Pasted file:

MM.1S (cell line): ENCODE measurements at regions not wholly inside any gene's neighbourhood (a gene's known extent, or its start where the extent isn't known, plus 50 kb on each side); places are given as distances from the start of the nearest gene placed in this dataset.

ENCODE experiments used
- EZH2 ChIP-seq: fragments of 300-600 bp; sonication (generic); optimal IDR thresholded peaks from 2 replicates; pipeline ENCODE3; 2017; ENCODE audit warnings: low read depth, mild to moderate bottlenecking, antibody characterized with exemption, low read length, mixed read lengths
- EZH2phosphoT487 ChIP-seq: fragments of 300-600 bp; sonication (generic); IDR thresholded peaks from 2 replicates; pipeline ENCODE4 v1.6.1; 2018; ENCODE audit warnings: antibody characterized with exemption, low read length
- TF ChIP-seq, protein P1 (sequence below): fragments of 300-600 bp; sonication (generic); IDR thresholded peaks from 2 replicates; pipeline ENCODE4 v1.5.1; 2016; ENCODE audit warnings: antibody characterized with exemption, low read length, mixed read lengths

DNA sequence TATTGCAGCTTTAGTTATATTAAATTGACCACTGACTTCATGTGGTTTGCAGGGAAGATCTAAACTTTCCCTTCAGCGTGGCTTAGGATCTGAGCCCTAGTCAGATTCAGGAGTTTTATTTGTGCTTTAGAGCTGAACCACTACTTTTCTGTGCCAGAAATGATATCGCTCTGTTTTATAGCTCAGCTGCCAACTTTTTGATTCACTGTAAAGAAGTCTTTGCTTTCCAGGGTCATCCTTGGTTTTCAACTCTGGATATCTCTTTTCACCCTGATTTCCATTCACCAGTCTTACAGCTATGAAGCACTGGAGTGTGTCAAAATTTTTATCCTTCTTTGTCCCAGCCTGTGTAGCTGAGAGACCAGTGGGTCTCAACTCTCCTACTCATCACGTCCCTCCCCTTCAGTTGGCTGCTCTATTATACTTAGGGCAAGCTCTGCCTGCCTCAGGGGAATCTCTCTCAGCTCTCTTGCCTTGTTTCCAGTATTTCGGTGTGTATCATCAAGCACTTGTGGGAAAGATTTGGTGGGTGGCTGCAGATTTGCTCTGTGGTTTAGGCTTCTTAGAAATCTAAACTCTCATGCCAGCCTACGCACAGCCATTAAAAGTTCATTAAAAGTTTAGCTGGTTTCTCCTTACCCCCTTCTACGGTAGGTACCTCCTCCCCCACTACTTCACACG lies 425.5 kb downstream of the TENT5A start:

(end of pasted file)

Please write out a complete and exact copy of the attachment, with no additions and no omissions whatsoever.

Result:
MM.1S (cell line): ENCODE measurements at regions not wholly inside any gene's neighbourhood (a gene's known extent, or its start where the extent isn't known, plus 50 kb on each side); places are given as distances from the start of the nearest gene placed in this dataset.

ENCODE experiments used
- EZH2 ChIP-seq: fragments of 300-600 bp; sonication (generic); optimal IDR thresholded peaks from 2 replicates; pipeline ENCODE3; 2017; ENCODE audit warnings: low read depth, mild to moderate bottlenecking, antibody characterized with exemption, low read length, mixed read lengths
- EZH2phosphoT487 ChIP-seq: fragments of 300-600 bp; sonication (generic); IDR thresholded peaks from 2 replicates; pipeline ENCODE4 v1.6.1; 2018; ENCODE audit warnings: antibody characterized with exemption, low read length
- TF ChIP-seq, protein P1 (sequence below): fragments of 300-600 bp; sonication (generic); IDR thresholded peaks from 2 replicates; pipeline ENCODE4 v1.5.1; 2016; ENCODE audit warnings: antibody characterized with exemption, low read length, mixed read lengths

DNA sequence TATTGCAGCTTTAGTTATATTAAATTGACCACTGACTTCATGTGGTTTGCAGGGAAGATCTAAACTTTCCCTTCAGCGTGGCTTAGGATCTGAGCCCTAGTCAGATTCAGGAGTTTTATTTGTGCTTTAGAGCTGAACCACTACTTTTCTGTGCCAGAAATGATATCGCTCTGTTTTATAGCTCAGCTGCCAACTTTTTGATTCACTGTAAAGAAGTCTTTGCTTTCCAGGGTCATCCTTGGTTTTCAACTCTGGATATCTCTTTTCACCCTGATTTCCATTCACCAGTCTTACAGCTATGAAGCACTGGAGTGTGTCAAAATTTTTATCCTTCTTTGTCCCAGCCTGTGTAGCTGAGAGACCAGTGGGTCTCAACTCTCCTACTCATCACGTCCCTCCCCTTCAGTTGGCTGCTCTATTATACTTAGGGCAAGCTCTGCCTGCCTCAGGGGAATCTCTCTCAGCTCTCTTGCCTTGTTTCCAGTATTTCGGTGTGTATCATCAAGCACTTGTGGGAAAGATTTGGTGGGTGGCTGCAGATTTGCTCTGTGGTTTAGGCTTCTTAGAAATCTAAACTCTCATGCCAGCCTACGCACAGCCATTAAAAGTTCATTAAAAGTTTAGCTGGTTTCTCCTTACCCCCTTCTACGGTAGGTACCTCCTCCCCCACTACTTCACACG lies 425.5 kb downstream of the TENT5A start: